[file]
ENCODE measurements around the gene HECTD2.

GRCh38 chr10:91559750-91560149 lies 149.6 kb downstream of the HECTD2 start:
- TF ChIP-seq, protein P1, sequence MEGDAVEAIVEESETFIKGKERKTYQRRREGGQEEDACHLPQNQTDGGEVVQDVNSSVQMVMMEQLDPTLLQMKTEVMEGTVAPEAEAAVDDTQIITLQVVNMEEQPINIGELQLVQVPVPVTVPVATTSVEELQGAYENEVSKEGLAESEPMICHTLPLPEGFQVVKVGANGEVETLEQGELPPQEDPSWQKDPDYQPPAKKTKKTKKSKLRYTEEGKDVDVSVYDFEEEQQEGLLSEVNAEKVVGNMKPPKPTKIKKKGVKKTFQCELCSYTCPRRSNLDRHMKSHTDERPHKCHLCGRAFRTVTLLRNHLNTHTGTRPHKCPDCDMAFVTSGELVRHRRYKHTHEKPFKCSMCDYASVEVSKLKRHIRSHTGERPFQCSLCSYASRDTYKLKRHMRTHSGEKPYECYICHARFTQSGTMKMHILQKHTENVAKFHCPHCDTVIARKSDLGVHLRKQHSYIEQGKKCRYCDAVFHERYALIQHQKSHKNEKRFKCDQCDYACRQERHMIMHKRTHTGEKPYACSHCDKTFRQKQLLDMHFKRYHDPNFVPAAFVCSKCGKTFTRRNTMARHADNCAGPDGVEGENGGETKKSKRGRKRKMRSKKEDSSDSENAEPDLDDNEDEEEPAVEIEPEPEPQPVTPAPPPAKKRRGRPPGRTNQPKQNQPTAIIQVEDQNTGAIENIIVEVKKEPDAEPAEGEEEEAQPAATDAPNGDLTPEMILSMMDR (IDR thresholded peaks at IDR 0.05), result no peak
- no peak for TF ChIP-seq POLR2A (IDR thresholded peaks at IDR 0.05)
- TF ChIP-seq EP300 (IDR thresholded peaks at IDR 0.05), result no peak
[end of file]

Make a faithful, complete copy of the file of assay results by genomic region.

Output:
ENCODE measurements around the gene HECTD2.

GRCh38 chr10:91559750-91560149 lies 149.6 kb downstream of the HECTD2 start:
- TF ChIP-seq, protein P1, sequence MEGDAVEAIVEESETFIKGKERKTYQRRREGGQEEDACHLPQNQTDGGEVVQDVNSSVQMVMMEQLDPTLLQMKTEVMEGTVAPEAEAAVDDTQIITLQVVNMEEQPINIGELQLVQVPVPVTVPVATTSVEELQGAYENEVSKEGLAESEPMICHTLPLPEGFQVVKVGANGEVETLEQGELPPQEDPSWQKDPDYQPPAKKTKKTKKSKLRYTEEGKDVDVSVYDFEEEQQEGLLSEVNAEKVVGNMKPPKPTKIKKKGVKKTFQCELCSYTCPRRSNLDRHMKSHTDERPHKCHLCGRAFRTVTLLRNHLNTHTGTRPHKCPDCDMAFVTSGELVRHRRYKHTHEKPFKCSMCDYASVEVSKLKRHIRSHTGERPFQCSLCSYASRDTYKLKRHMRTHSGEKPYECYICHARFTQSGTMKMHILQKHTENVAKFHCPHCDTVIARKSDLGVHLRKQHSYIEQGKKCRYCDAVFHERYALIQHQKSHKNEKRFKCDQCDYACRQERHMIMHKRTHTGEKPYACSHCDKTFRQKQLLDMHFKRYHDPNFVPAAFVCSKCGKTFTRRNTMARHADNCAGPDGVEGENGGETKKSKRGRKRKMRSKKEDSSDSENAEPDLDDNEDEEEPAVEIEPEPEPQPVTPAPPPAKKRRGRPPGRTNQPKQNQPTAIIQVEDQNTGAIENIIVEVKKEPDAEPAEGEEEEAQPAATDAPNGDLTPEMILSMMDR (IDR thresholded peaks at IDR 0.05), result no peak
- no peak for TF ChIP-seq POLR2A (IDR thresholded peaks at IDR 0.05)
- TF ChIP-seq EP300 (IDR thresholded peaks at IDR 0.05), result no peak